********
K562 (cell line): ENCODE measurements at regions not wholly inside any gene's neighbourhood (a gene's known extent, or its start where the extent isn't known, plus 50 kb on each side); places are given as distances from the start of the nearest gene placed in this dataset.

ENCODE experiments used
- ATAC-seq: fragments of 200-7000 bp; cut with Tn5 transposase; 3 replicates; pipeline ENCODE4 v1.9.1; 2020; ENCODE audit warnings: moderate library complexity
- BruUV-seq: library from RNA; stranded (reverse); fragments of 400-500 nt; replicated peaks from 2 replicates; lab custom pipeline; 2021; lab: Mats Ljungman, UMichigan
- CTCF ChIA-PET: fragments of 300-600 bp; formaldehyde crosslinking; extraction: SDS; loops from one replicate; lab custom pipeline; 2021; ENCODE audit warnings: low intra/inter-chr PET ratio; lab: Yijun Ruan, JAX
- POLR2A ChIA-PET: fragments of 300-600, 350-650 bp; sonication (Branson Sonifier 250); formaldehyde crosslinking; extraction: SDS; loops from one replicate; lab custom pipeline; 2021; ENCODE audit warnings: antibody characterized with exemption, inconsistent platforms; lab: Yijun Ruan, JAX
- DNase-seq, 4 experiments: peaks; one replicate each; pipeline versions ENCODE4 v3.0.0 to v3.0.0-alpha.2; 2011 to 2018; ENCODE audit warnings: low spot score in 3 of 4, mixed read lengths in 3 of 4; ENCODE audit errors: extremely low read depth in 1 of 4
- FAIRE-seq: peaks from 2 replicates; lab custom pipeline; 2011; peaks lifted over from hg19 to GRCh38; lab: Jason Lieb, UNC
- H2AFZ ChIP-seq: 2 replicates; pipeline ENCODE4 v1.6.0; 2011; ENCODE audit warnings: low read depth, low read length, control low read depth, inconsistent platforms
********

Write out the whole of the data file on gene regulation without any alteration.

K562 (cell line): ENCODE measurements at regions not wholly inside any gene's neighbourhood (a gene's known extent, or its start where the extent isn't known, plus 50 kb on each side); places are given as distances from the start of the nearest gene placed in this dataset.

ENCODE experiments used
- ATAC-seq: fragments of 200-7000 bp; cut with Tn5 transposase; 3 replicates; pipeline ENCODE4 v1.9.1; 2020; ENCODE audit warnings: moderate library complexity
- BruUV-seq: library from RNA; stranded (reverse); fragments of 400-500 nt; replicated peaks from 2 replicates; lab custom pipeline; 2021; lab: Mats Ljungman, UMichigan
- CTCF ChIA-PET: fragments of 300-600 bp; formaldehyde crosslinking; extraction: SDS; loops from one replicate; lab custom pipeline; 2021; ENCODE audit warnings: low intra/inter-chr PET ratio; lab: Yijun Ruan, JAX
- POLR2A ChIA-PET: fragments of 300-600, 350-650 bp; sonication (Branson Sonifier 250); formaldehyde crosslinking; extraction: SDS; loops from one replicate; lab custom pipeline; 2021; ENCODE audit warnings: antibody characterized with exemption, inconsistent platforms; lab: Yijun Ruan, JAX
- DNase-seq, 4 experiments: peaks; one replicate each; pipeline versions ENCODE4 v3.0.0 to v3.0.0-alpha.2; 2011 to 2018; ENCODE audit warnings: low spot score in 3 of 4, mixed read lengths in 3 of 4; ENCODE audit errors: extremely low read depth in 1 of 4
- FAIRE-seq: peaks from 2 replicates; lab custom pipeline; 2011; peaks lifted over from hg19 to GRCh38; lab: Jason Lieb, UNC
- H2AFZ ChIP-seq: 2 replicates; pipeline ENCODE4 v1.6.0; 2011; ENCODE audit warnings: low read depth, low read length, control low read depth, inconsistent platforms